Palo is the indigenous boy adopted by the couple. Without appearing onscreen until the end, Palo is a strong Third presence between the warring masculine and feminine polarities. Having been already sent back to the orphanage when the film opens, his memory of parental failure is tossed like a football between them. The theme of the film takes shape: as the dream of a nuclear family destroyed by the fire if collective transformation. Within this collective transformation, Ema the prominent role of the visionary artist.

Midway through the film, we return to the opening apocalyptic image of Ema. As we watch her wielding flames, we discover she is addicted to setting things on fire, the human personification of Shakti destroying egos. She is intent on destroying her own reality structure, manifested by her setting her car on fire. She seduces the fireman who puts out the fire and rewards her destruction of her past with rides in the fire truck, symbolizing her ride to her destiny as a liberated woman.

The shared space of gender equality: Ema and her new lover explore a new terrain of negotiating sex.

As they begin a love affair, he teaches her to control the firehose, a metaphor for Ophiocus handling the serpent power. She gets pregnant and returns to Gaston with the news they are expecting. But first, she lays the plan for her own hero’s journey against the system that has judged her as an unfit mother…

Ema surrenders into her hero’s journey to reclaim her child…and her image.

García Bernal nails what might be the most difficult performance of his career. In the devastatingly intimate scenes with his costar, he is a controlling husband dumbfounded by a feminine awakening that he had an integral role in creating. The weaving in and out between extreme states of attachment and detachment is key to the character, as well as the push-pull dynamic of the relationship. The tension creates an uncertainty that propels the images forward. Bernal transmits so many emotions at once — awe, bewilderment, hate, love…to name a few — that he takes the observer on this journey as a crucial participant this colossal shift out of the patriarchal culture defined by the male gaze.

Sitting on the toilet reflecting their primal intimacy, she says to him. “You are gorgeous…” He reacts by following her into a quantum moment of uncertainty in which he suggests a quickie and she refuses.

The struggle for Ema to break out of the confines of muse to the genius dedicated to breaking into new terrain results in the break up of the marriage and her departure from the dance troupe. Without her partner, she surrenders into the free form of her emotion, taking reggaethon to the street with her girl posse.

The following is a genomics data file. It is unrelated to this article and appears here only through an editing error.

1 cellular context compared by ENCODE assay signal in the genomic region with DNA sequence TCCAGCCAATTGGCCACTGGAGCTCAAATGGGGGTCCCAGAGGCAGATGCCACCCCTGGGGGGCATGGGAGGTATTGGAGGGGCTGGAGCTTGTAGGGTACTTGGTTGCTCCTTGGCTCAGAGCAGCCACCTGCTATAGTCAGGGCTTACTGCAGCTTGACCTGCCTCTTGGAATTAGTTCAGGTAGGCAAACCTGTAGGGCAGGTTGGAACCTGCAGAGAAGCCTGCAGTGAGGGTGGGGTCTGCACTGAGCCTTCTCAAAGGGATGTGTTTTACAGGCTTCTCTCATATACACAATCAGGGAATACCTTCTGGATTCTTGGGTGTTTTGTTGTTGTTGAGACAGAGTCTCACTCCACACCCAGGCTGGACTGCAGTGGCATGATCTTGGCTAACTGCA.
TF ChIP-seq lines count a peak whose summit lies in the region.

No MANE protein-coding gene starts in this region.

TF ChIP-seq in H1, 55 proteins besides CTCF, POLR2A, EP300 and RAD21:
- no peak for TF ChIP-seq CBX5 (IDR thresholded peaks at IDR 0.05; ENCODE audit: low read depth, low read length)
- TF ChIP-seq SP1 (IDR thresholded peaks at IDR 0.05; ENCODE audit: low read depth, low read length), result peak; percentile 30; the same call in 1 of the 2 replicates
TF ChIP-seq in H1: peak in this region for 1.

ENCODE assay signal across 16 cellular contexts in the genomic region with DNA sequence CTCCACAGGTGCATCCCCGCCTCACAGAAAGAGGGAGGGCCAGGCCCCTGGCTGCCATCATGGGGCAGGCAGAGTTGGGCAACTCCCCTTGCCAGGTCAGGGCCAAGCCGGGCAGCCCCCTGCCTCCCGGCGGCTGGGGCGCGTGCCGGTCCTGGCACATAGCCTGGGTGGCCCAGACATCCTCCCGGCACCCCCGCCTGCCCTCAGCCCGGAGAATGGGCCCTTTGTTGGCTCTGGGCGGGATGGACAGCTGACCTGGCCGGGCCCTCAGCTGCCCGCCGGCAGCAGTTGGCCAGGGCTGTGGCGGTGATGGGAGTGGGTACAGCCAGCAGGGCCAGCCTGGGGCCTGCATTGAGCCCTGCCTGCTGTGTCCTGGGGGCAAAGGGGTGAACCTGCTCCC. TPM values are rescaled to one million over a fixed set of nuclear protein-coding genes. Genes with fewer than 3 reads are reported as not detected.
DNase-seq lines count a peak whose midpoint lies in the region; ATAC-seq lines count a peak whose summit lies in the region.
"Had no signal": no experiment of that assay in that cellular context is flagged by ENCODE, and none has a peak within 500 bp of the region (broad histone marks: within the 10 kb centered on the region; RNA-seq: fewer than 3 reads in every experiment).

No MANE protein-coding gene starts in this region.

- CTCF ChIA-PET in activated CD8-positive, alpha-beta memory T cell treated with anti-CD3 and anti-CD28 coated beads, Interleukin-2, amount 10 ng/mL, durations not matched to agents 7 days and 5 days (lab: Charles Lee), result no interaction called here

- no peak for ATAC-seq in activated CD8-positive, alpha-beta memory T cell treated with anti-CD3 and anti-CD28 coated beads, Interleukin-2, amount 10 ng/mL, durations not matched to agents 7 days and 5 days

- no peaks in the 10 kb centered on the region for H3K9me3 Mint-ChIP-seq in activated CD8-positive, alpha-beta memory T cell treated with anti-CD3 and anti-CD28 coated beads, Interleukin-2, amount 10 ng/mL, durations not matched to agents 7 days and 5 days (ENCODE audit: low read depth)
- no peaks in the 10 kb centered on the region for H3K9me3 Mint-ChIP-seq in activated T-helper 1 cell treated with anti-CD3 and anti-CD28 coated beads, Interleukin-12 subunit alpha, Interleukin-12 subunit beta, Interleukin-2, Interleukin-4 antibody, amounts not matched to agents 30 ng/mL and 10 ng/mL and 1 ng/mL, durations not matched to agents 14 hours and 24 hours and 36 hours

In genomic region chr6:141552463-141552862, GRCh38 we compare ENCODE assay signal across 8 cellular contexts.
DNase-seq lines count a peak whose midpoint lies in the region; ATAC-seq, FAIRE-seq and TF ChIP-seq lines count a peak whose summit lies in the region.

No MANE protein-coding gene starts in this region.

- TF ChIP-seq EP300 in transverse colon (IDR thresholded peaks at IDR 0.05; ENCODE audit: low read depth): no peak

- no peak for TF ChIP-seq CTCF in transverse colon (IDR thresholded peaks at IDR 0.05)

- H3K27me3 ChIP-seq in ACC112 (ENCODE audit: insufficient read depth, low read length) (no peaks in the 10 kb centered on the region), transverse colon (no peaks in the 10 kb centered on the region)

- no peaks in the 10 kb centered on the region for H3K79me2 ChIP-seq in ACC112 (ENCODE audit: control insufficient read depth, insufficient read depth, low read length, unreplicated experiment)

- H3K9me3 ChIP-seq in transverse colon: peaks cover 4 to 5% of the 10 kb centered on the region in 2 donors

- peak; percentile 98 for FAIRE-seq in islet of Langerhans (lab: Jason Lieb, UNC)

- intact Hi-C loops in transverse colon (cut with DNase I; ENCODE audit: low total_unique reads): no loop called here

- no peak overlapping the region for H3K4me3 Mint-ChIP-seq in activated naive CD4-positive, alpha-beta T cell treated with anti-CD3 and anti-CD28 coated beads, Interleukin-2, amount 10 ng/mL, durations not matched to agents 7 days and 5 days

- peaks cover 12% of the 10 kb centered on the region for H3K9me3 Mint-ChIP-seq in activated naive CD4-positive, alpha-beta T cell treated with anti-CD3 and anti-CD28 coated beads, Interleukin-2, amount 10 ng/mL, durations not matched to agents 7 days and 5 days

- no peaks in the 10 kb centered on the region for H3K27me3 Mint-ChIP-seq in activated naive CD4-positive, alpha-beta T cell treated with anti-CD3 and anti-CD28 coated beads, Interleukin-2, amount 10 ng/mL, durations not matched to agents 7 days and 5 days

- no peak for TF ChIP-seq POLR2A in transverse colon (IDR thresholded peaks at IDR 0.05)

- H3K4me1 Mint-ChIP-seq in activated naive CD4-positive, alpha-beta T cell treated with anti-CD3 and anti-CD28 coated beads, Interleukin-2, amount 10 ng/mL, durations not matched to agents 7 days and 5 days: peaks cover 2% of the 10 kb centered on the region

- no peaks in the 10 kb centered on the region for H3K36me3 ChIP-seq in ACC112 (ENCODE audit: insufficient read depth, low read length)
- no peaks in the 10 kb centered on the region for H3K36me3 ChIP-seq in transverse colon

With a female pop tune reminiscent of the primordial emotion of Chilean Violeta Parra, these street dances are the most powerful scenes in the film. They echo the Chilean women rising up against abuse in public street performance, the very embodiment of female awakening. Their organization is linear, as opposed to the circular movements of Gaston’s choreography for the troupe. The linear trajectory foreshadows a destination to Ema’s hero’s journey that measuring up to a reflection on the current zeitgeist by an artist friend who was in Chile during the female protests: “It is like men don’t exist.”

Indeed. The final scene where the men are in the kitchen looking overwhelmed by uncertainty of a new reality where the women are relating their self-sufficient narratives while self-sufficiently setting the dining table. This is the reversal reflection beyond the male gaze that Pablo Lorrain has guided us into — the post-patriarchal world where women not only set the table, but they have a place at the head.

The past now represents claiming the freedom to make the passage over smashed egos, but this crucial journey into a full-bodied consciousness liberation from the male gaze may be the most difficult…

Yet, how hard can it be now that the filmmaker delivers the screen icon who can propel herself there on her own fuel?

EMA’s liberation is by way of integration into the gender equality Third space of the Hieros Gamos. Gas-ton was just a filling station on the journey.

Ema is available on MUBI until midnight May 31. You can watch for free by signing up for a free trial @


Published by #hieroshiva

#hieroshiva is the brand for the multimedia products created by Dr. Lisa Paul Streitfeld, a Kulturindustrie theorist and media philosopher of the Hieros Gamos